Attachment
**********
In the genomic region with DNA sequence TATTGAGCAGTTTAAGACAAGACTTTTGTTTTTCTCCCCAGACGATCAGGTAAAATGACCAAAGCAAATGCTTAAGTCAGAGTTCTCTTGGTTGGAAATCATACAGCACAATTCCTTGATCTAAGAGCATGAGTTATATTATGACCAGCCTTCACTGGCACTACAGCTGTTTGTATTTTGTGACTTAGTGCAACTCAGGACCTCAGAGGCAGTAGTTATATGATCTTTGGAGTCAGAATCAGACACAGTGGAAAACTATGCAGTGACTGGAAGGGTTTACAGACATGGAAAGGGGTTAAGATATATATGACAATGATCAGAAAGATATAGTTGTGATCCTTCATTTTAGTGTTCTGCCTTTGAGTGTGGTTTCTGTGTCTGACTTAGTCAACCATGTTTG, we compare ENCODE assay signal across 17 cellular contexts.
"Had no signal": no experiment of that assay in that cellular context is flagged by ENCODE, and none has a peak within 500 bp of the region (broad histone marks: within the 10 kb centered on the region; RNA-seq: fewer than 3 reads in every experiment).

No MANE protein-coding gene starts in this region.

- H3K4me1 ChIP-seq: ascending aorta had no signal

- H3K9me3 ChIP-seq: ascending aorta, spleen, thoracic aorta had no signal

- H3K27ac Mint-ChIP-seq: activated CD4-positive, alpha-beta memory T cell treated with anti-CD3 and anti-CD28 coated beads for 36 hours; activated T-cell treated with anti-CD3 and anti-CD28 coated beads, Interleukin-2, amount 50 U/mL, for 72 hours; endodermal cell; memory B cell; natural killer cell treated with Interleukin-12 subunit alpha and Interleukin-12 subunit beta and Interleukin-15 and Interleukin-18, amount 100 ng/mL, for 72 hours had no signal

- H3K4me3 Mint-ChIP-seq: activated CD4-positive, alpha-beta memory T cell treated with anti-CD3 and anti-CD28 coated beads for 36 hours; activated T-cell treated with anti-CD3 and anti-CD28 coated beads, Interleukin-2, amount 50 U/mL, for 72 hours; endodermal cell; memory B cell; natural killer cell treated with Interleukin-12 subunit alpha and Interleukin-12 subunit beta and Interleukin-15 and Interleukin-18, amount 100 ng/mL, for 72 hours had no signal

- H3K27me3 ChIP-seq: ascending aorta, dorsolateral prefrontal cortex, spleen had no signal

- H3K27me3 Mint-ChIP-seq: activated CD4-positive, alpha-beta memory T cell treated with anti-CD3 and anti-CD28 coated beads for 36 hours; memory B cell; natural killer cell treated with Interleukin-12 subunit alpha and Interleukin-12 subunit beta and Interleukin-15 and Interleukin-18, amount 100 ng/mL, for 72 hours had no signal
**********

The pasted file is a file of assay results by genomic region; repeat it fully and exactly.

In the genomic region with DNA sequence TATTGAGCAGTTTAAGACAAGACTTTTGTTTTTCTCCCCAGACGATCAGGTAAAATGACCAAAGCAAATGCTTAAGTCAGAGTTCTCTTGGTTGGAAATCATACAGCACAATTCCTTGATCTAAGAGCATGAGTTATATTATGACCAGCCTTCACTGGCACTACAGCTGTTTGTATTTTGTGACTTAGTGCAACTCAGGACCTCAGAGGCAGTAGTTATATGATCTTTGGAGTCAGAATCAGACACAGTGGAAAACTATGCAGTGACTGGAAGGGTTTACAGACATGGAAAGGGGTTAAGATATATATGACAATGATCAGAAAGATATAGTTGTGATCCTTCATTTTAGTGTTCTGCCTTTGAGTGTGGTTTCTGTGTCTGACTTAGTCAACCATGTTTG, we compare ENCODE assay signal across 17 cellular contexts.
"Had no signal": no experiment of that assay in that cellular context is flagged by ENCODE, and none has a peak within 500 bp of the region (broad histone marks: within the 10 kb centered on the region; RNA-seq: fewer than 3 reads in every experiment).

No MANE protein-coding gene starts in this region.

- H3K4me1 ChIP-seq: ascending aorta had no signal

- H3K9me3 ChIP-seq: ascending aorta, spleen, thoracic aorta had no signal

- H3K27ac Mint-ChIP-seq: activated CD4-positive, alpha-beta memory T cell treated with anti-CD3 and anti-CD28 coated beads for 36 hours; activated T-cell treated with anti-CD3 and anti-CD28 coated beads, Interleukin-2, amount 50 U/mL, for 72 hours; endodermal cell; memory B cell; natural killer cell treated with Interleukin-12 subunit alpha and Interleukin-12 subunit beta and Interleukin-15 and Interleukin-18, amount 100 ng/mL, for 72 hours had no signal

- H3K4me3 Mint-ChIP-seq: activated CD4-positive, alpha-beta memory T cell treated with anti-CD3 and anti-CD28 coated beads for 36 hours; activated T-cell treated with anti-CD3 and anti-CD28 coated beads, Interleukin-2, amount 50 U/mL, for 72 hours; endodermal cell; memory B cell; natural killer cell treated with Interleukin-12 subunit alpha and Interleukin-12 subunit beta and Interleukin-15 and Interleukin-18, amount 100 ng/mL, for 72 hours had no signal

- H3K27me3 ChIP-seq: ascending aorta, dorsolateral prefrontal cortex, spleen had no signal

- H3K27me3 Mint-ChIP-seq: activated CD4-positive, alpha-beta memory T cell treated with anti-CD3 and anti-CD28 coated beads for 36 hours; memory B cell; natural killer cell treated with Interleukin-12 subunit alpha and Interleukin-12 subunit beta and Interleukin-15 and Interleukin-18, amount 100 ng/mL, for 72 hours had no signal